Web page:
When I was packing away my teacher books I noticed one I have had since my college years: “100 Ways to Enhance Self-Concept in the Classroom” (Canfield and Wells, 1976). In fact, now that I look at it I am realizing I checked it out of my Dad’s library, probably when I was a student at Concordia.
Sorry about that, Dad, hope you are willing to waive the overdue fees.
Self-concept was a big topic when I was in school. It was still a big topic ten years later when I took my written and oral exams for my masters. Self-concept, as a teaching or parenting philosophy has received a bum rap over the years. The philosophy works under the adage that you can never love yourself too much. Our effort to improve self-concept in children has been blamed for creating self-centered, yet, insecure children who believe they can do no wrong. Activities, like the one on page 43 called “Bragging” in which children were encouraged to take five minutes, each, to list their stellar qualities, do not do much to give us confidence that these methods result in healthy happy children.
Let’s just say that if “self-concept” was a child he/she would need a little affirmation right now.
I have been reading an Ed/Psych text book to bring myself up to date on current issues and interestingly enough; the experts are still talking about the importance of self-concept. Now a child’s self perception is recognized as including three different things:
1. self-concept (Who am I?)
2. self- esteem (How good am I?) and
3. self-worth (How effective am I?)
While it may be more carefully defined, the basic idea has not improved in 30 years. If we base our self-concept on what the world understands about humans, we are setting up ourselves, or our children, for failure. No matter how you define it, study it, measure it, or teach it, we are sinners in a sinful world and we have no SELF worth. We have only GOD worth.
Let’s redefine self-worth through the eyes of faith:
Self- concept: Who am I?
We do not need to spend our lives searching for our true selves. Am I a wife? Teacher? Writer? Sales clerk? If one of these facts is altered does that change who I am? No, I am simply a child of God the Father. He made me and He loves me, no matter what. Who I am does not depend on what I do; it depends on who God is and the relationships He creates with me.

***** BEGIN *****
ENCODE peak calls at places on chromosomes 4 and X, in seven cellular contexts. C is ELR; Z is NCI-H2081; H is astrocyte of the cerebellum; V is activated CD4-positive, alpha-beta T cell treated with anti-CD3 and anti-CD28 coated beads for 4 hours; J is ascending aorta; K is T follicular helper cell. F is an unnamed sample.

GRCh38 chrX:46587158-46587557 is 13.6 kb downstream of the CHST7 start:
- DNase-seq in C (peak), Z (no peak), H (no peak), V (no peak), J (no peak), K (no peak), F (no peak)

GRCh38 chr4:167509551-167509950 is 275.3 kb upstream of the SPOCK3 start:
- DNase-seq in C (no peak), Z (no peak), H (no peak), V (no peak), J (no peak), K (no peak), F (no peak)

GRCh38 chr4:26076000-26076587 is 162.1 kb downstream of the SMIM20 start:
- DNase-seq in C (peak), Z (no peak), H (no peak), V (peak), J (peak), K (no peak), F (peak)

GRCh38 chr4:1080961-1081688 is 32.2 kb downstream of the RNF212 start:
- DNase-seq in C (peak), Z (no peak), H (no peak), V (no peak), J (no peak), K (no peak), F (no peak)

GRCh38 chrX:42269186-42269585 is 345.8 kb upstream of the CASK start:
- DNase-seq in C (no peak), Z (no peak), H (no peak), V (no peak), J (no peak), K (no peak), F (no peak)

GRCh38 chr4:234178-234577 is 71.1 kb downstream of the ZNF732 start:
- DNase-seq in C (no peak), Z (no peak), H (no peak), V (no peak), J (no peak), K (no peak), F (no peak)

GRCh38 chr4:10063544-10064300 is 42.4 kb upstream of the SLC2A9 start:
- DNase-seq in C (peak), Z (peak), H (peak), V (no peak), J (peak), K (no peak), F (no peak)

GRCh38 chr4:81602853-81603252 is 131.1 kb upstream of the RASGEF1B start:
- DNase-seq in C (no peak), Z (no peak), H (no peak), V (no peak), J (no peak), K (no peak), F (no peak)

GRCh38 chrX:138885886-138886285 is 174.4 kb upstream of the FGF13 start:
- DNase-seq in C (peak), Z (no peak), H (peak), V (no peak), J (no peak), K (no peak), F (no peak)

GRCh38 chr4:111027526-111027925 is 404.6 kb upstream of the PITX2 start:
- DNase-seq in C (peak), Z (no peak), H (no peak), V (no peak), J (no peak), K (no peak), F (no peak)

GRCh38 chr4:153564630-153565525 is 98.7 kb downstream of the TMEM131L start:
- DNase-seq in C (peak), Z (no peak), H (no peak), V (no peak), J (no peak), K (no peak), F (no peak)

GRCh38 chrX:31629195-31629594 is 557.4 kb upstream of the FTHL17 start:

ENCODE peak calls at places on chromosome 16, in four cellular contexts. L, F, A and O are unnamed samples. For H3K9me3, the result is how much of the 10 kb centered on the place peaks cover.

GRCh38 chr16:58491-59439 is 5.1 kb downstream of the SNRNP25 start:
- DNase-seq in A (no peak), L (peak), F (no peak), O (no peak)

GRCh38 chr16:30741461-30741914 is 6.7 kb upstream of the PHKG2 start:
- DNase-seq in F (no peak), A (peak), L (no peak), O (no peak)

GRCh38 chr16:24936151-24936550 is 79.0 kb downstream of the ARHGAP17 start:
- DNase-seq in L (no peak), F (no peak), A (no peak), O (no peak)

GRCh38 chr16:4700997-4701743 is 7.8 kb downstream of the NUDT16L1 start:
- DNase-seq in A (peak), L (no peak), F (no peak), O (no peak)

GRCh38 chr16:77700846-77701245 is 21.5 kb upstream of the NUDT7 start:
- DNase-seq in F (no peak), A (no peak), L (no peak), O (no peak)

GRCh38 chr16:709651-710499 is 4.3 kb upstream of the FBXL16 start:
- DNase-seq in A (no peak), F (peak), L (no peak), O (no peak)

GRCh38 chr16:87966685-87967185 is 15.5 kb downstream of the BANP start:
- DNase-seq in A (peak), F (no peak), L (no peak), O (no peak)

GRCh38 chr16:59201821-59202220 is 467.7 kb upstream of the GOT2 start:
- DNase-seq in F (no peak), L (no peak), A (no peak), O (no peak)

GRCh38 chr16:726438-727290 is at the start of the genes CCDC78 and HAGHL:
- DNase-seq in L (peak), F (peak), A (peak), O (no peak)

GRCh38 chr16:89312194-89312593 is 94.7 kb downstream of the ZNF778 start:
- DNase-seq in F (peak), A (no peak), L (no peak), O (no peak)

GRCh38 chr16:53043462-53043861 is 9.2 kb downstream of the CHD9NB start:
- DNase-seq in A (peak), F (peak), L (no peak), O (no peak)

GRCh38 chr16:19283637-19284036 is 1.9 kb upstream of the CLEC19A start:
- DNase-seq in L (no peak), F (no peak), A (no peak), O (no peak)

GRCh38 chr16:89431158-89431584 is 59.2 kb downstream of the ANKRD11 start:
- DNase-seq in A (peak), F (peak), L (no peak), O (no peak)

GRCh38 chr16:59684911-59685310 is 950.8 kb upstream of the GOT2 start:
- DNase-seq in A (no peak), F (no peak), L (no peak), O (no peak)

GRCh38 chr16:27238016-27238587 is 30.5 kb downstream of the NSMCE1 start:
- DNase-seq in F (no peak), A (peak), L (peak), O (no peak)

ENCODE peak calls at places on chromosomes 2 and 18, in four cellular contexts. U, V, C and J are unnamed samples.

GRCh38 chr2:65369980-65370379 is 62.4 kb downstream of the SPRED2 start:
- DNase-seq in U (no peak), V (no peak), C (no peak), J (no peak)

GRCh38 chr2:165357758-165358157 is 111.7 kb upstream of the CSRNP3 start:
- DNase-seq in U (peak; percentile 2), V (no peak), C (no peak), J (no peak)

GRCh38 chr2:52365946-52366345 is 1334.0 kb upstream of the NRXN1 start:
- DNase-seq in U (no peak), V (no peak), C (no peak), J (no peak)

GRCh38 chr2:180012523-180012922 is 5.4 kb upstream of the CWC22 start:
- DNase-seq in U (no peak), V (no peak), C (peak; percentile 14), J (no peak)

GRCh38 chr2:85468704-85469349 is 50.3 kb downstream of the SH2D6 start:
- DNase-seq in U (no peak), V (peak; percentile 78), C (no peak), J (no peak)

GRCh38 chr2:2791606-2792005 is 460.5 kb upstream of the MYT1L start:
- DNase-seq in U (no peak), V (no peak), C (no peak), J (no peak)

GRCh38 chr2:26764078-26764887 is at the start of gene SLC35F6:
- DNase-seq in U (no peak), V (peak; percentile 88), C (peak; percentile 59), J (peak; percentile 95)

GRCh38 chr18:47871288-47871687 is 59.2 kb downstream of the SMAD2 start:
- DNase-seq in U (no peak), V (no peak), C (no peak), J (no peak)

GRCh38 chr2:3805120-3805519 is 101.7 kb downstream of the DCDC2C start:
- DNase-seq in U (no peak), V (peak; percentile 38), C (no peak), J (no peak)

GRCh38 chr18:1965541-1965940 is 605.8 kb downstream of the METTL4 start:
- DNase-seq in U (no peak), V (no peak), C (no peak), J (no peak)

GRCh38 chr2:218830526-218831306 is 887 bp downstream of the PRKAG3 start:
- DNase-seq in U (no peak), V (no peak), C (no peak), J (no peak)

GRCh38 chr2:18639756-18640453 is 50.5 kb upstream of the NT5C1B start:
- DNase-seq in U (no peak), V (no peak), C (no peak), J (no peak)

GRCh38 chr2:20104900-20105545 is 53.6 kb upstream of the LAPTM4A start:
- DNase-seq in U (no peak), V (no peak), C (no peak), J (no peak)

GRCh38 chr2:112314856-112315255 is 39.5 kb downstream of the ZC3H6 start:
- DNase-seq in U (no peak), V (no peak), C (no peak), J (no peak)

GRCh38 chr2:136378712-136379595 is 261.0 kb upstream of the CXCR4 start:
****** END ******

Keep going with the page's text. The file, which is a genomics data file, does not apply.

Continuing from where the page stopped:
Fear not, for I have redeemed you; I have summoned you by name; you are Mine. Isaiah 43:1
Self- esteem: How good am I?
Psychology books urge us to help children find what they are good at and to arrive at a sense that they are basically a good person. Society tells us as adults the same; if you have good intentions, that alone is enough. The Bible turns this upside down. I am not good. Even my good deeds are like dirty rags before the Lord. (Isaiah 64:6) I can never be good enough, or smart enough or fast enough or righteous enough. But, I don’t need to be. I am forgiven through the work of Jesus. My “goodness” is found in the redemptive act of Jesus.
But God demonstrates His own love for us in this: While we were still sinners, Christ died for us. Romans 5: 8
Self-worth: How effective am I?
I need not agonize over whether or not I make a difference in the world. Will I leave my mark? Will people remember me? Will history remember me? My truth is I cannot be effective on my own merits. Without God I am useless. My freedom is that this does not matter because I am powered by the Holy Spirit. I am effective as God’s tool, doing His work, for the benefit of His kingdom.
But the fruit of the Spirit is love, joy, peace, patience, kindness, goodness, faithfulness, gentleness and self-control. Against such things there is no law. Galatians 5:22
When I take that test in my first Psychology class and the professor asks me about the role of a child’s self-perception in learning I guess I will have to make up something that sounds good. For myself, I am eternally grateful that my self-perception, self-concept, self-esteem and self-worth are not dependent on me but on the power and love of God.
I am His precious child and that is enough.